Many times, crash victims in Colorado who see no broken bones or open wounds decline medical examinations, not realizing that hidden symptoms of injuries could only become evident days or even weeks later. This applies to both car and motorcycle accidents. Each accident victim's experience in such circumstances is unique, and struggling to focus during the feeling of mental fog could hide existing injuries.
Two lives were lost in Denver on a recent Saturday evening when, it appears, a driver failed to see an oncoming biker as he turned left at an intersection. The driver of the car claimed to have seen the light of an approaching motorcycle but thought that it was far enough away for him to complete the turn safely. Sadly, like in many other motorcycle accidents, the crash that followed killed the rider and the passenger of the bike.
The family members of a 19-year-old Colorado man who is battling for his life after suffering traumatic brain injuries in a crash. Motorcycle accidents such as this one typically leave riders with catastrophic injuries, even those who wear helmets and protective gear. The young man suffered severe injuries on a recent Friday.
Colorado motorcyclists will know that riders and their passengers have little chance of walking away from crashes without road rash, broken bones and sometimes catastrophic injuries. Sadly, too many lives are lost in motorcycle accidents because riders have little or no protection. The fact that motorcycles are significantly smaller than other vehicles is often the reason for car vs. bike crashes when drivers claim they did not see the bike.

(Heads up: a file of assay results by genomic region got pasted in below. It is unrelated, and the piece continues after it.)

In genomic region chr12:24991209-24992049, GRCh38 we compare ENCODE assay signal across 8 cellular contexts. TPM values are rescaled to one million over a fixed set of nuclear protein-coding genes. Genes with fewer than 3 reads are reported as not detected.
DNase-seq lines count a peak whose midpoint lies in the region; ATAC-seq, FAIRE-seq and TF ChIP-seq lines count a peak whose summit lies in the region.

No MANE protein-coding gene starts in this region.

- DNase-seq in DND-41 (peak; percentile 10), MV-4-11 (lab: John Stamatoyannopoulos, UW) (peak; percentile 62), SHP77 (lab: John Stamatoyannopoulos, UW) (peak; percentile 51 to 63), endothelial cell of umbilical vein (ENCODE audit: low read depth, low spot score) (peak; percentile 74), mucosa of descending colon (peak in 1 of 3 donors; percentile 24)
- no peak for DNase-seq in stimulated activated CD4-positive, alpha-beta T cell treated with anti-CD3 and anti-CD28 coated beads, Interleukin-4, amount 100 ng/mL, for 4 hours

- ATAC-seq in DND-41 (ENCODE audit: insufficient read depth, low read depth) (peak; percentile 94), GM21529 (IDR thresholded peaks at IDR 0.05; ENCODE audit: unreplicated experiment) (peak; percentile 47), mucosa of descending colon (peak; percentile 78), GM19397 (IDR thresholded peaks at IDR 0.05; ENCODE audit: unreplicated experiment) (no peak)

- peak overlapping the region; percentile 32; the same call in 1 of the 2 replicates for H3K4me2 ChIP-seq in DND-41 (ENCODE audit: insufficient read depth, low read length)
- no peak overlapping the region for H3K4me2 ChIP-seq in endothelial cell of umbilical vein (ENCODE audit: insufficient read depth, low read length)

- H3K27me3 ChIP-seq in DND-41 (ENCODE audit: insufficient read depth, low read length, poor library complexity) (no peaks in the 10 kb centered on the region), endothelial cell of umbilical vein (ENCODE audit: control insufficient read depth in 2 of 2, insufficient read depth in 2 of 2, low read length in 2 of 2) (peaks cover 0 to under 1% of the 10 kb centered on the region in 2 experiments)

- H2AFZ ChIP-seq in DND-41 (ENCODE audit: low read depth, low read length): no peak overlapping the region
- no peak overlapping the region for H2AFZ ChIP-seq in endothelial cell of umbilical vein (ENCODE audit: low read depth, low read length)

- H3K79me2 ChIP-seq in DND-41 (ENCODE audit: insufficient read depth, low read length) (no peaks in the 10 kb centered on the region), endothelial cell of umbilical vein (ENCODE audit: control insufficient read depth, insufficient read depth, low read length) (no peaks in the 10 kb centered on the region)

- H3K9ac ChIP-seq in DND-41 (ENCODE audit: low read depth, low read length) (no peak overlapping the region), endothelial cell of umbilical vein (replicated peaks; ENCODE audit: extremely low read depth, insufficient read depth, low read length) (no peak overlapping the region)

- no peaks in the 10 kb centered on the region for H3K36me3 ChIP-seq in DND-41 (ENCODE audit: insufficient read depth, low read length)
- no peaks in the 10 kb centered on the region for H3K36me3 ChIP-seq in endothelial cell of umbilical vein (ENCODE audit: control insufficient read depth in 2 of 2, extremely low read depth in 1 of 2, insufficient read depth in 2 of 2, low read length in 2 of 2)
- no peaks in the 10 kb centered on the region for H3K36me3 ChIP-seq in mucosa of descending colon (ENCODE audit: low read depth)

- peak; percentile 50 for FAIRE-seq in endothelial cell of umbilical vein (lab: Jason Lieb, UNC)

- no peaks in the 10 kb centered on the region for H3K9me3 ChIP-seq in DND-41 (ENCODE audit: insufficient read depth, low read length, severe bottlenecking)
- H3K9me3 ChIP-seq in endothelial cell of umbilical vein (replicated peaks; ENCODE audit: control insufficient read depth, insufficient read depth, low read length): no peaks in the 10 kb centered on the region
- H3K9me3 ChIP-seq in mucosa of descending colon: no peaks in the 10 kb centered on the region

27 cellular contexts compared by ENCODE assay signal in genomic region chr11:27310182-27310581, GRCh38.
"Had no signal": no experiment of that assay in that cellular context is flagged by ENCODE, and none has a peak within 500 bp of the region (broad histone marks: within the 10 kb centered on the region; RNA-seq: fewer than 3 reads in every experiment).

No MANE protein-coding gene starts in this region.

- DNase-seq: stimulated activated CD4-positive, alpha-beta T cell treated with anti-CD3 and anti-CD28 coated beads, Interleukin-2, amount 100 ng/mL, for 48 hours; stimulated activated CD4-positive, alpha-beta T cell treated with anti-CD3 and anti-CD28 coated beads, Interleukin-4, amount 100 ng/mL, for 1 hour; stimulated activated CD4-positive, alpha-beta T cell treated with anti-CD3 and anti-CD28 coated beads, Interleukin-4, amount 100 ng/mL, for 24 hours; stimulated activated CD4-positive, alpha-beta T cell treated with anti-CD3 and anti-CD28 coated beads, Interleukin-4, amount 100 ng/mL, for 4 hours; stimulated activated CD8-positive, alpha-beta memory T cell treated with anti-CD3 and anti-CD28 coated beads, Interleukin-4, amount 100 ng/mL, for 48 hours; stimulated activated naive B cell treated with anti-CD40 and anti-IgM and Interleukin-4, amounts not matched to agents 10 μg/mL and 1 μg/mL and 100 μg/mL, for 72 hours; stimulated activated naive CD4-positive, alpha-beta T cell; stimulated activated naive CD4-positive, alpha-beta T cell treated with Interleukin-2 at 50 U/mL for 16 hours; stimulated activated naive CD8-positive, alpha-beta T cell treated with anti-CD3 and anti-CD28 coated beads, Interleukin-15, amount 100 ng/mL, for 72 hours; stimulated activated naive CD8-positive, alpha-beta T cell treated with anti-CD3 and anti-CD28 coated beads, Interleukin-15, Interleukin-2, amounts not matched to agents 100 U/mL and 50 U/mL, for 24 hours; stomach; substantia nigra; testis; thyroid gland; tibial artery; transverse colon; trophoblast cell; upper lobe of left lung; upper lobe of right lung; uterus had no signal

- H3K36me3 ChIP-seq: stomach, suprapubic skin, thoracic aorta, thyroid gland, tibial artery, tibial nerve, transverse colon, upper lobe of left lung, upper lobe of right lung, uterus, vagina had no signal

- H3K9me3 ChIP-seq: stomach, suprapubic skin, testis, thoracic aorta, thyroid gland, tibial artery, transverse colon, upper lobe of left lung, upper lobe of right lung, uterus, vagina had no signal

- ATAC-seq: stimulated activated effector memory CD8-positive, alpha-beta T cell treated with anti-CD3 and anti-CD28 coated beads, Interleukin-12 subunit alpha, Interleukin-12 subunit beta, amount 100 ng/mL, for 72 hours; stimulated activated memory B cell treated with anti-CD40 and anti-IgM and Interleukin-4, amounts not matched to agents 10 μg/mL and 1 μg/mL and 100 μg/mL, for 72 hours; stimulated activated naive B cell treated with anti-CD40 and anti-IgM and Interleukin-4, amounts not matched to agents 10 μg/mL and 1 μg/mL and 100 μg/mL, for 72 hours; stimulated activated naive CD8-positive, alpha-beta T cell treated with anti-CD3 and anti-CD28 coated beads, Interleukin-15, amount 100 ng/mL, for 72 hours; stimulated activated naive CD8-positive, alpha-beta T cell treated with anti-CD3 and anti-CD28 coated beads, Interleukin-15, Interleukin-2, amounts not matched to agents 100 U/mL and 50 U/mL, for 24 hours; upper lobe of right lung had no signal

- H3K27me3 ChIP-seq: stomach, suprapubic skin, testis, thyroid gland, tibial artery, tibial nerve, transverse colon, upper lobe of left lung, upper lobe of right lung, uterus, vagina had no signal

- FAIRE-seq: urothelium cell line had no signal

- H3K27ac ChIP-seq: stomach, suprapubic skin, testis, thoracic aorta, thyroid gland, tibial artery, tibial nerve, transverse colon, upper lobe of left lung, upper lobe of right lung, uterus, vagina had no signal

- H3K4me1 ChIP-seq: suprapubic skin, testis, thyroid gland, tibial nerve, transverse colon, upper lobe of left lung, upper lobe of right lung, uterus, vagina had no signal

Bikers need exceptional skills to ride safely. When they have passengers, they need even more control of their motorcycles. A passenger potentially adds 20 to 30 percent additional weight on the bike, which requires adjusted driving techniques, and the rider must ensure that the combined weight is within limits set by the manufacturer. Motorcycle accidents in Colorado often result in passengers suffering catastrophic injuries or worse.
The Colorado State Patrol says authorities are investigating the death of a 75-year-old man from De Beque. In one of many motorcycle accidents that happen in Colorado every year, this man lost his life on Interstate 70. Authorities say the man's bike was struck by a pickup truck at about 6 p.m. on a recent Saturday.
Every road user in Colorado is at risk of being involved in a collision. The type of vehicle they use will play a significant role in the severity of injuries that might result. Occupants of automobiles are typically protected by seat belts, air bags and other protective devices, none of which motorcyclists have. For that reason, victims of motorcycle accidents frequently suffer catastrophic or fatal injuries.
Motorcycle riders will always be more vulnerable than the occupants of larger, enclosed vehicles. However, even if they wear every bit of protective gear that is available, it might not protect them from negligent drivers of cars and trucks who can cause deadly motorcycle accidents. Such circumstances seemed to have claimed the life of a Colorado man on a recent Thursday.
After four or five months in storage, motorcycles in Colorado are being pulled out by bikers who want to enjoy traveling as the weather warms up. Vehicle operators have to get used to sharing the roads with bikes again, and those who are not vigilant could cause auto vs. motorcycle accidents. To remind road users of their duties to care, May has been designated as annual Motorcycle Awareness Month by the American Motorcycle Association.
Traveling on Colorado roads can be hazardous. Any crash can have devastating consequences, but chances of catastrophic or fatal injuries are higher in car vs. motorcycle accidents. While occupants of passenger cars have seat belts, airbags and the body of the car as protection, motorcyclists have no protection against the impact of a collision.